Peridynamic beams, plates, and shells: a nonordinary, state-based model




O'Grady, James

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Peridynamics is a nonlocal formulation of continuum mechanics in which forces are calculated as integral functions of displacement fields rather than spatial derivatives. The peridynamic model has major advantages over classical continuum mechanics when displacements are discontinuous, such as in the case of material failure. While multiple peridynamic material models capture the behavior of solid materials, not all structures are conveniently analyzed as solids. Finite Element Analysis often uses 1D and 2D elements to model thin features that would otherwise require a great number of 3D elements, but peridynamic thin features remain underdeveloped despite great interest in the engineering community. This work develops nonordinary state-based peridynamic models for the simulation of thin features. Beginning from an example nonordinary state-based model, lower dimensional peridynamic models of plates, beams, and shells are developed and validated against classical models. These peridynamic models are extended to incorporate brittle and plastic material failure, compounding the peridynamic advantages of discontinuity handling with the computational simplicity of reduced-dimension features. These models will allow peridynamic modeling of complex structures such as aircraft skin that may experience damage from internal forces or external impacts.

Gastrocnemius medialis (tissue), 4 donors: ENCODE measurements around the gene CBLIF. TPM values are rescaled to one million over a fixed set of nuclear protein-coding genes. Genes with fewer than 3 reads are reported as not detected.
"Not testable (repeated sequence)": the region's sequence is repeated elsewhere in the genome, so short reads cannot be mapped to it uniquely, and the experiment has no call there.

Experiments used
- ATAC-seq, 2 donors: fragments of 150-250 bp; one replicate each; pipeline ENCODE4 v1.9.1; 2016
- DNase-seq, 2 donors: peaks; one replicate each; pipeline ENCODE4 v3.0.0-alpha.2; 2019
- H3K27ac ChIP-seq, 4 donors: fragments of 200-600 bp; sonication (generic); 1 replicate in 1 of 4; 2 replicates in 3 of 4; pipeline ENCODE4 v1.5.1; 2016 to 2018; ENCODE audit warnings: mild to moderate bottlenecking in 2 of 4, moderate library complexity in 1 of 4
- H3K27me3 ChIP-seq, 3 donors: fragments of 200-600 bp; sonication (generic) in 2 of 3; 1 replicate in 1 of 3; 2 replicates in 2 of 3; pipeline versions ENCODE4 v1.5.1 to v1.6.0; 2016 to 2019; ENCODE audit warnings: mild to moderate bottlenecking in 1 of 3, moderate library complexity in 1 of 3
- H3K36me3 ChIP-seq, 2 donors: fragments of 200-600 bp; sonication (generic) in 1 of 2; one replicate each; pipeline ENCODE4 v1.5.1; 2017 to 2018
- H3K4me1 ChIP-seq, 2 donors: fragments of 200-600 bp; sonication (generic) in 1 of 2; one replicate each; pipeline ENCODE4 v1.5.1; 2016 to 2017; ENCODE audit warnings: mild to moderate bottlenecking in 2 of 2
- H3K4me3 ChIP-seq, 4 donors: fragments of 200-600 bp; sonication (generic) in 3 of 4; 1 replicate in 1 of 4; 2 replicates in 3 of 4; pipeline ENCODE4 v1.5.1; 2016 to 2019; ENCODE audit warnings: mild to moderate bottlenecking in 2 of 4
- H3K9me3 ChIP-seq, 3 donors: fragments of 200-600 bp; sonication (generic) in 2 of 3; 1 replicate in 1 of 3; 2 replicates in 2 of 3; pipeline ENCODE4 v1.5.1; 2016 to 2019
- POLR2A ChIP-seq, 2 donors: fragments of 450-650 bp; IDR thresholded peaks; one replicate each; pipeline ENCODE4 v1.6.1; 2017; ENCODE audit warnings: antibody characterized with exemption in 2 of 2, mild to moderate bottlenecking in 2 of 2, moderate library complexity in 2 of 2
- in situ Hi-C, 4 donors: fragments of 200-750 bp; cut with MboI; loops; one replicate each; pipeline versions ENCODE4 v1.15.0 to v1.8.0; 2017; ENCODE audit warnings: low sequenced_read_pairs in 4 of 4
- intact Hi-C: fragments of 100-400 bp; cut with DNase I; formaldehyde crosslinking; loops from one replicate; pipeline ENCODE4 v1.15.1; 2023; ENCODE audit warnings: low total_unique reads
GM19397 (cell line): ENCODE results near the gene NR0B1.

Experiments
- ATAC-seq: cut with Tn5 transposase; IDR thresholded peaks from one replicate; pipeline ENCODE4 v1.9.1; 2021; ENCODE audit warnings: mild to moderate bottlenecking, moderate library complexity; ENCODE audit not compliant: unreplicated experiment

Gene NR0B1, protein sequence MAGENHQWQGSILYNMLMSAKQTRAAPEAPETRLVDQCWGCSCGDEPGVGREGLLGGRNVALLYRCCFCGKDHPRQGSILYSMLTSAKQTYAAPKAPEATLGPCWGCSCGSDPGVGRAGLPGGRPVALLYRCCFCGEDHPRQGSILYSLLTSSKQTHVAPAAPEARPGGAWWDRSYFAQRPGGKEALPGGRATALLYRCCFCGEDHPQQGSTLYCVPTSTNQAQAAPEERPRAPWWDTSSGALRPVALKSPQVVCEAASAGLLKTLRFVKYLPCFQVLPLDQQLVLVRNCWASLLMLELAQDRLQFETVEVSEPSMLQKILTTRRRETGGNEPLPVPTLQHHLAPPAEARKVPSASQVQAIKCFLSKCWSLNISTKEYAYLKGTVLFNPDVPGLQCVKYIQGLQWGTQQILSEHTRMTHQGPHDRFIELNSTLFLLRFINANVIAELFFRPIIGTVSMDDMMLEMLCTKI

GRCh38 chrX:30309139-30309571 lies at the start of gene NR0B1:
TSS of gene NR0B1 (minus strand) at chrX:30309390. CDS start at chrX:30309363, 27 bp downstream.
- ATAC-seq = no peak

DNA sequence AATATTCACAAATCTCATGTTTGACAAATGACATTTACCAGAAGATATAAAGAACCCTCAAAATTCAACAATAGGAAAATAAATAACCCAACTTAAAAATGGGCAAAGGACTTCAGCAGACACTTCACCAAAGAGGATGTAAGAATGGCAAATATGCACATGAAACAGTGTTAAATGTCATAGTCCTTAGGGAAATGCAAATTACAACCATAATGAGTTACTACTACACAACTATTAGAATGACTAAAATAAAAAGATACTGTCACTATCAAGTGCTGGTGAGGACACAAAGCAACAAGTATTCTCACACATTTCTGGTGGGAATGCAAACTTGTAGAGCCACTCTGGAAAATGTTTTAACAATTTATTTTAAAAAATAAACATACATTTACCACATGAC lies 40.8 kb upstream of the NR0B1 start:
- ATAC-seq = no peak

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beam, nonordinary, peridynamic, plate, shell, state-based



Mechanical Engineering